BMS Advances Opdivo for Lung Cancer
Bristol-Myers Squibb has stopped an open-label, randomized Phase III study (CheckMate -017) evaluating Opdivo (nivolumab) versus docetaxel in previously treated patients with advanced, squamous cell non-small cell lung cancer (NSCLC) early because an assessment conducted by the independent Data Monitoring Committee concluded that the study met its endpoint, demonstrating superior overall survival in patients receiving Opdivo compared to the control arm.
Opdivo is a human programmed death receptor-1 (PD-1) blocking antibody and is one of the company’s key anticancer drugs. It was approved by the US Food and Drug Administration in 2014 for treating patients with unresectable or metastatic melanoma and disease progression following ipilimumab and, if BRAF V600 mutation positive, a BRAF inhibitor. Bristol-Myers Squibb has a broad, global development program to study Opdivo in multiple tumor types consisting of more than 50 trials as a monotherapy or in combination with other therapies. The company said that the data for its NSCLC trial that showed a survival advantage was the first time that an anti-PD1 immune checkpoint inhibitor showed survival advantage in treating lung cancer.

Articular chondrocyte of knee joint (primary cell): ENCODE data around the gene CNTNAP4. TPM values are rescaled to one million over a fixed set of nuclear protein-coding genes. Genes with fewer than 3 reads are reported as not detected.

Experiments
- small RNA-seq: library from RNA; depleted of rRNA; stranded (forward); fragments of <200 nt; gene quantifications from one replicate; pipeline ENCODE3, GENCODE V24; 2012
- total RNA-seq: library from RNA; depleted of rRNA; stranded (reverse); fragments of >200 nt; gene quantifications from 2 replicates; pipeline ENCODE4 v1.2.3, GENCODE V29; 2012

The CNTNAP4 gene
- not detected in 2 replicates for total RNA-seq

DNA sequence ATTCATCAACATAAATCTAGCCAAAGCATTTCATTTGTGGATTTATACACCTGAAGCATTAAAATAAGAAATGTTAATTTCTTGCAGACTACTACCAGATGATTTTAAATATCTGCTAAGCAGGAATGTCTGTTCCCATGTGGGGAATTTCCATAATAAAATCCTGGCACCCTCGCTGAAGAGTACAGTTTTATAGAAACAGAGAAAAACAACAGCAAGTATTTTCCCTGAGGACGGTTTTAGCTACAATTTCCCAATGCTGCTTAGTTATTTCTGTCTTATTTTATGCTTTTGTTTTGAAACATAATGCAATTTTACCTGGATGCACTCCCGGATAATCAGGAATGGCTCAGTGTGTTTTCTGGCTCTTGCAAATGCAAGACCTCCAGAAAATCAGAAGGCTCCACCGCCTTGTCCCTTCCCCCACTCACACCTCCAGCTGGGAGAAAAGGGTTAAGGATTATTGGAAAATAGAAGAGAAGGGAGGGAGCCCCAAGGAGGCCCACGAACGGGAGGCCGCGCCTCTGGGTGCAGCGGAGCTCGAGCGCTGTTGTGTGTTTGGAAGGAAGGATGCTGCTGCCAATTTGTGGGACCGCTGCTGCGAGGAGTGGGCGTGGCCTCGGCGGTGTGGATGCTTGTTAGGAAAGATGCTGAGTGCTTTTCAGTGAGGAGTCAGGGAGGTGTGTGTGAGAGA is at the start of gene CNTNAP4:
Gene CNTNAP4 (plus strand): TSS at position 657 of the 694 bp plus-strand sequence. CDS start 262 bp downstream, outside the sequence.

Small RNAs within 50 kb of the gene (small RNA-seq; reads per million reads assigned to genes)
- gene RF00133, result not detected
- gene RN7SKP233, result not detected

CheckMate -017 investigators are being informed of the decision to stop the comparative portion of the trial. Bristol-Myers Squibb is working to ensure that eligible patients will be informed of the opportunity to continue or start treatment with Opdivo in an open-label extension as part of the company's commitment to providing patient access to Opdivo, and characterizing long-term survival. The company will complete a full evaluation of the final CheckMate -017 data and work with investigators on the future presentation and publication of the results.
Source: Bristol-Myers Squibb